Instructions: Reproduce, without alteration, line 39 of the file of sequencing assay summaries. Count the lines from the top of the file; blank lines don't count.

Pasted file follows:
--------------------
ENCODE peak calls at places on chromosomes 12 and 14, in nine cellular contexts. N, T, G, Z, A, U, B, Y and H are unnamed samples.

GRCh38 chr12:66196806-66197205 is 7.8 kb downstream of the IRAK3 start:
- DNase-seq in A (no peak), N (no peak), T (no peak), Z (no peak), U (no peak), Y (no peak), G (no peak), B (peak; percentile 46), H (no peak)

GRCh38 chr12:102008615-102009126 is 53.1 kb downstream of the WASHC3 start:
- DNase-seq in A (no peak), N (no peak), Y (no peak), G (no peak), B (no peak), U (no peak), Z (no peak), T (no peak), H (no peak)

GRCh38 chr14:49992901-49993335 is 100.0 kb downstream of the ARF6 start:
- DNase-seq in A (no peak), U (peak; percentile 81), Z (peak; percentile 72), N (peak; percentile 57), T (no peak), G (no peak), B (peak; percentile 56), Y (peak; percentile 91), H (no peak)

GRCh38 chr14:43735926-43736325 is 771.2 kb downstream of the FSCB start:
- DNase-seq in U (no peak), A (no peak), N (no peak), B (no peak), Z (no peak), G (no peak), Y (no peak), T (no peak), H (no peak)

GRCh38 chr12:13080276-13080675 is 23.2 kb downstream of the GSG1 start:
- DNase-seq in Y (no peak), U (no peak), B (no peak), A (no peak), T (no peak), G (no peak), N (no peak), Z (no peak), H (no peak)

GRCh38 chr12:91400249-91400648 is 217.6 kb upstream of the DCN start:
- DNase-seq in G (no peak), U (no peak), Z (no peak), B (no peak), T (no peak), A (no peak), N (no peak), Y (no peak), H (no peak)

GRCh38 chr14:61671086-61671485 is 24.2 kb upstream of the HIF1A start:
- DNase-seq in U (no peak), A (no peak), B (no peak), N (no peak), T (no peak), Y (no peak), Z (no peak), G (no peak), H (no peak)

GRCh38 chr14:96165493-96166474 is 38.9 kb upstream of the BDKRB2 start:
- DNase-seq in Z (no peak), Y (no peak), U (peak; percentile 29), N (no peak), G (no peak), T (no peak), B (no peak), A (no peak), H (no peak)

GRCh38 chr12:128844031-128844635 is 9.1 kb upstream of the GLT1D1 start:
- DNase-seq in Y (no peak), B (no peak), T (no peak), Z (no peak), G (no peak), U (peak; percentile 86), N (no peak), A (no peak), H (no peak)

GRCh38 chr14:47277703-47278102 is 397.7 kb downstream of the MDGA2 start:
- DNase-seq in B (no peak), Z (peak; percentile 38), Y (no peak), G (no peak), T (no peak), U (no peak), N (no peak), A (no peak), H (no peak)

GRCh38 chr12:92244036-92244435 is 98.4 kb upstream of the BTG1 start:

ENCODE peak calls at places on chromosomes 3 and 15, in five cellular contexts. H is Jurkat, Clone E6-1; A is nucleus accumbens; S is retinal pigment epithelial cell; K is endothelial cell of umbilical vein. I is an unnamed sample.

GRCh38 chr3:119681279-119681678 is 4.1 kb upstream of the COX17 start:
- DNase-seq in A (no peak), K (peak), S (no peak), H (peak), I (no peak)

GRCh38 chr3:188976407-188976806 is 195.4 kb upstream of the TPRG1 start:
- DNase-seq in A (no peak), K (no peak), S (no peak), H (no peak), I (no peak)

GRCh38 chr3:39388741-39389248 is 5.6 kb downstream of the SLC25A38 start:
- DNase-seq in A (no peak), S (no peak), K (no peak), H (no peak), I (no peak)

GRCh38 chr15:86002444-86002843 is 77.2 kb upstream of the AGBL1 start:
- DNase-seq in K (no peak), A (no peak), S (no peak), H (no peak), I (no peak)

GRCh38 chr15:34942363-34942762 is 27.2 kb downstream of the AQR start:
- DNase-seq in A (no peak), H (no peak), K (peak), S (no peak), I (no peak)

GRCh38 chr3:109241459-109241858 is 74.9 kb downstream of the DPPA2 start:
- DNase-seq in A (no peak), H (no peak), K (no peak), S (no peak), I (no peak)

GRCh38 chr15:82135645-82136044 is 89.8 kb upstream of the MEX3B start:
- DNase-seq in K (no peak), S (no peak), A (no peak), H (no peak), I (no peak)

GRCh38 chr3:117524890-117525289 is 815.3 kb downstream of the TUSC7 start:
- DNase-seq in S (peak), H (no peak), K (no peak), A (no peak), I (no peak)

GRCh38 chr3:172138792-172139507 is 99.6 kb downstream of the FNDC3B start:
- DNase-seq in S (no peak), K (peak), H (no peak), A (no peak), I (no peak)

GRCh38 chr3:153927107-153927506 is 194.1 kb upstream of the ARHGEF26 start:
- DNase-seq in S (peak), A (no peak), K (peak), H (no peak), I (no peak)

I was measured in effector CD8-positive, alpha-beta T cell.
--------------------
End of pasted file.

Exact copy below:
- DNase-seq in S (peak), H (no peak), K (no peak), A (no peak), I (no peak)